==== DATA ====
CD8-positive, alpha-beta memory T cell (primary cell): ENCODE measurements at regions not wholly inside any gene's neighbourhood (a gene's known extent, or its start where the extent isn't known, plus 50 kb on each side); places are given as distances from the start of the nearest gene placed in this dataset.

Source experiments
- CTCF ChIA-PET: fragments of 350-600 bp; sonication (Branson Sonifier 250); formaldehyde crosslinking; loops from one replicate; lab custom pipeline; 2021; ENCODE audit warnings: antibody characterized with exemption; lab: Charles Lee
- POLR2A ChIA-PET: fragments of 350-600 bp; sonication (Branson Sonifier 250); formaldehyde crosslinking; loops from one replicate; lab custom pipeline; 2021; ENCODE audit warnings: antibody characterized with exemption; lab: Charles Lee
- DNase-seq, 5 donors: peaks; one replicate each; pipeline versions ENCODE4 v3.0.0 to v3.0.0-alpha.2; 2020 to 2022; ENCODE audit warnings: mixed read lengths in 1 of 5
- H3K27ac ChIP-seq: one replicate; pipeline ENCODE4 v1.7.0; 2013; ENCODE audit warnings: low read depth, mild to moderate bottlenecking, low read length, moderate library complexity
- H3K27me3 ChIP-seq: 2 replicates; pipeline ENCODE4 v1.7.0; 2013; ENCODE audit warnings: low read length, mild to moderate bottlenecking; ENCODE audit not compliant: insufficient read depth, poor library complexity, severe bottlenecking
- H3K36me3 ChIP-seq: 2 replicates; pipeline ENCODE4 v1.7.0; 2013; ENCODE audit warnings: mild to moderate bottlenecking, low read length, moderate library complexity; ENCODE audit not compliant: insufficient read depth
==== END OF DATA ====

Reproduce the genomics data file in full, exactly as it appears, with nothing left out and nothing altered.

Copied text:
CD8-positive, alpha-beta memory T cell (primary cell): ENCODE measurements at regions not wholly inside any gene's neighbourhood (a gene's known extent, or its start where the extent isn't known, plus 50 kb on each side); places are given as distances from the start of the nearest gene placed in this dataset.

Source experiments
- CTCF ChIA-PET: fragments of 350-600 bp; sonication (Branson Sonifier 250); formaldehyde crosslinking; loops from one replicate; lab custom pipeline; 2021; ENCODE audit warnings: antibody characterized with exemption; lab: Charles Lee
- POLR2A ChIA-PET: fragments of 350-600 bp; sonication (Branson Sonifier 250); formaldehyde crosslinking; loops from one replicate; lab custom pipeline; 2021; ENCODE audit warnings: antibody characterized with exemption; lab: Charles Lee
- DNase-seq, 5 donors: peaks; one replicate each; pipeline versions ENCODE4 v3.0.0 to v3.0.0-alpha.2; 2020 to 2022; ENCODE audit warnings: mixed read lengths in 1 of 5
- H3K27ac ChIP-seq: one replicate; pipeline ENCODE4 v1.7.0; 2013; ENCODE audit warnings: low read depth, mild to moderate bottlenecking, low read length, moderate library complexity
- H3K27me3 ChIP-seq: 2 replicates; pipeline ENCODE4 v1.7.0; 2013; ENCODE audit warnings: low read length, mild to moderate bottlenecking; ENCODE audit not compliant: insufficient read depth, poor library complexity, severe bottlenecking
- H3K36me3 ChIP-seq: 2 replicates; pipeline ENCODE4 v1.7.0; 2013; ENCODE audit warnings: mild to moderate bottlenecking, low read length, moderate library complexity; ENCODE audit not compliant: insufficient read depth